As a person who grew up on meat and potatoes (and other rib sticking fried southern food), it's just a matter of getting him to try some other tasty things.

My Spanish/Dominican SO has me eating all sorts of incredibly tasty things that I never would have eaten 10 years ago. Back then, the most "out there" I got was eating americanized chinese food every once in a while.

Basically, anything can be good, as long as you season it. Just last night we had chicken and rice. That's canned chicken and white rice with some tomato paste and seasoning. Tasty. Not healthy but very tasty, I was just having some plantain shepherd's pie. Shepherd's pie, but with ripe plantains instead of potatoes.

BTW, plantains have to be one of the most awesome things out there. When they're green, they're like potatoes. When they're ripe (almost entirely black skin, actually), they're sweet like a banana, only better and can be made into awesome desserts.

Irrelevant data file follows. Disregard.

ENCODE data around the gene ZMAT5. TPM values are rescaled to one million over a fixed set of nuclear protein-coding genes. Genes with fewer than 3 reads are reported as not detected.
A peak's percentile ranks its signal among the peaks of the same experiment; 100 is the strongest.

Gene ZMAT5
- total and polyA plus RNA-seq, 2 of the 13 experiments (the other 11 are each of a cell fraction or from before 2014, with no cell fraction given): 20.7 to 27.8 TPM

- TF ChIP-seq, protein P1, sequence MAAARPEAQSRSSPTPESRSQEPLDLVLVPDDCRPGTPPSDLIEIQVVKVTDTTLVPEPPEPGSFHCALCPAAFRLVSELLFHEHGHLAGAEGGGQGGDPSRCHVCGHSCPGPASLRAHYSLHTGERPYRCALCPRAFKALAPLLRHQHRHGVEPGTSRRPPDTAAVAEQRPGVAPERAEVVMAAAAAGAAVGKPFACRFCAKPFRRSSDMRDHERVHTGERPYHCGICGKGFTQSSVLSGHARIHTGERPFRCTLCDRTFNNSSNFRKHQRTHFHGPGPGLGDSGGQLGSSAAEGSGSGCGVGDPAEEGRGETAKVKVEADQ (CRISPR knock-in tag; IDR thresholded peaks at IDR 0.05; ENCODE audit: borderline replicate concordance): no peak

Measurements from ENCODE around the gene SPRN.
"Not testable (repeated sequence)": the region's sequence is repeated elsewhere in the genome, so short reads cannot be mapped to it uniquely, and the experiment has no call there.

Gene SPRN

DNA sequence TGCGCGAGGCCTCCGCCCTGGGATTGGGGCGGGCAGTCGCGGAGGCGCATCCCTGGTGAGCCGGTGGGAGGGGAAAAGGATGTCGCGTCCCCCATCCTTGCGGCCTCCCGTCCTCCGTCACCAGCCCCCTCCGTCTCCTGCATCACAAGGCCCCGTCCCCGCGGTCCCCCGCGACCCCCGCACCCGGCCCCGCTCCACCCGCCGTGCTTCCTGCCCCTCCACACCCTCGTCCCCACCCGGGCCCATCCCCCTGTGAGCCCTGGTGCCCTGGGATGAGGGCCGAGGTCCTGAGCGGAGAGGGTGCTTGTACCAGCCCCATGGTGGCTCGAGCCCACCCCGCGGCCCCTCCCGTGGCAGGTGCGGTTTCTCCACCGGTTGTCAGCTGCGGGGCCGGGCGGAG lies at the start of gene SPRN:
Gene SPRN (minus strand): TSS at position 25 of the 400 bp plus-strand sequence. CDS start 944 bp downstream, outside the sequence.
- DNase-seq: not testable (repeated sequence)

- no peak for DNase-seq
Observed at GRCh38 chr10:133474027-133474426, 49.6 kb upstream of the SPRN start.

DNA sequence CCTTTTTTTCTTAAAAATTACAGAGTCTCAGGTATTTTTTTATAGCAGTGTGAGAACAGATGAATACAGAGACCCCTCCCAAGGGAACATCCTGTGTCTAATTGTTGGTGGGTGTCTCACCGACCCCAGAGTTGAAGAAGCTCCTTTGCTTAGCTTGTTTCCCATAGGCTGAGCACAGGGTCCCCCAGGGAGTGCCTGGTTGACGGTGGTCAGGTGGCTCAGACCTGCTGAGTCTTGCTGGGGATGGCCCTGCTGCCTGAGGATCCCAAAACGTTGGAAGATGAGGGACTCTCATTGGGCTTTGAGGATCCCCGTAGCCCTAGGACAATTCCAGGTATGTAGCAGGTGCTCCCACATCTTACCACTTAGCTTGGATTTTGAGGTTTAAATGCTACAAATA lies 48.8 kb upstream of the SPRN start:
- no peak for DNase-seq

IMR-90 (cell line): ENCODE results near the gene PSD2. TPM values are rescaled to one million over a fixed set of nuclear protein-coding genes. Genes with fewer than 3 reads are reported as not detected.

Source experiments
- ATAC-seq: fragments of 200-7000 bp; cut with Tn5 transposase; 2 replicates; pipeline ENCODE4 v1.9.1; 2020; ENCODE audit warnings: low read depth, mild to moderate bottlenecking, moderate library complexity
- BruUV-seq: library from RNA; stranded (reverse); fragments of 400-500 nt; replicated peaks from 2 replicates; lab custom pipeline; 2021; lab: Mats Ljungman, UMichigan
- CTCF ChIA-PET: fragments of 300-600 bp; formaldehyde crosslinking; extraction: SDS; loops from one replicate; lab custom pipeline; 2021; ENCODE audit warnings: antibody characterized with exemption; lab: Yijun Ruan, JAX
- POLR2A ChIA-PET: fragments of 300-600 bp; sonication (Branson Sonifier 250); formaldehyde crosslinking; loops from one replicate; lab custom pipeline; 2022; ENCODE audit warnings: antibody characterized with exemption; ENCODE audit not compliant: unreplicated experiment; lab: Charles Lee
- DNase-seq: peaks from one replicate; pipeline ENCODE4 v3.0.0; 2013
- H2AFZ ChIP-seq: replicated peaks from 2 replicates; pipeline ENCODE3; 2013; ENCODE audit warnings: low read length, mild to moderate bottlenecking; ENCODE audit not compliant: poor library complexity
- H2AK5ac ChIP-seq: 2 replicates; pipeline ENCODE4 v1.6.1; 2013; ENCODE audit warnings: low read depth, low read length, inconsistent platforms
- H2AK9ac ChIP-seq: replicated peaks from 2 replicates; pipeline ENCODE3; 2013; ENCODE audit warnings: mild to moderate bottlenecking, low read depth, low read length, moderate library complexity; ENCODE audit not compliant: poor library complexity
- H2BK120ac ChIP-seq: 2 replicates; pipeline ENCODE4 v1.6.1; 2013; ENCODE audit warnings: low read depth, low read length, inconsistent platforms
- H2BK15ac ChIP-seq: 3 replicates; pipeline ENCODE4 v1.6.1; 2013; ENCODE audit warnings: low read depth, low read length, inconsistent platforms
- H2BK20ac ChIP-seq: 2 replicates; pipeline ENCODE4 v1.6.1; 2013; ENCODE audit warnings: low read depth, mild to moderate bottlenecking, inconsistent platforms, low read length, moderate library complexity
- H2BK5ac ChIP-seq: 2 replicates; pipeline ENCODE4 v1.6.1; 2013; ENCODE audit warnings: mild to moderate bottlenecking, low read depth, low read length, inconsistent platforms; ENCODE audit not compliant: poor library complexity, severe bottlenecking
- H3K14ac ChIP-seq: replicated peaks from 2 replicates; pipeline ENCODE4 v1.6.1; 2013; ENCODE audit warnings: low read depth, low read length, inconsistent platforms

As far as tots go, don't try to replace them, just roast some potato chunks in the oven in a baking pan with a bit of olive oil, salt, rosemary, and whatever other seasonings you like. If you're worried about hardened arteries, replace some of the real salt with potassium salt, unless of course either of you have a problem with potassium. ;)

Anyway, when made right, they're crunchy on the outside, soft on the inside, and taste freaking awesome. They have become our number one side with steak. (I don't think I've mentioned yet that I love meat, and probably eat too much, but that doesn't mean I can't eat relatively healthy and tasty sides with my steak!)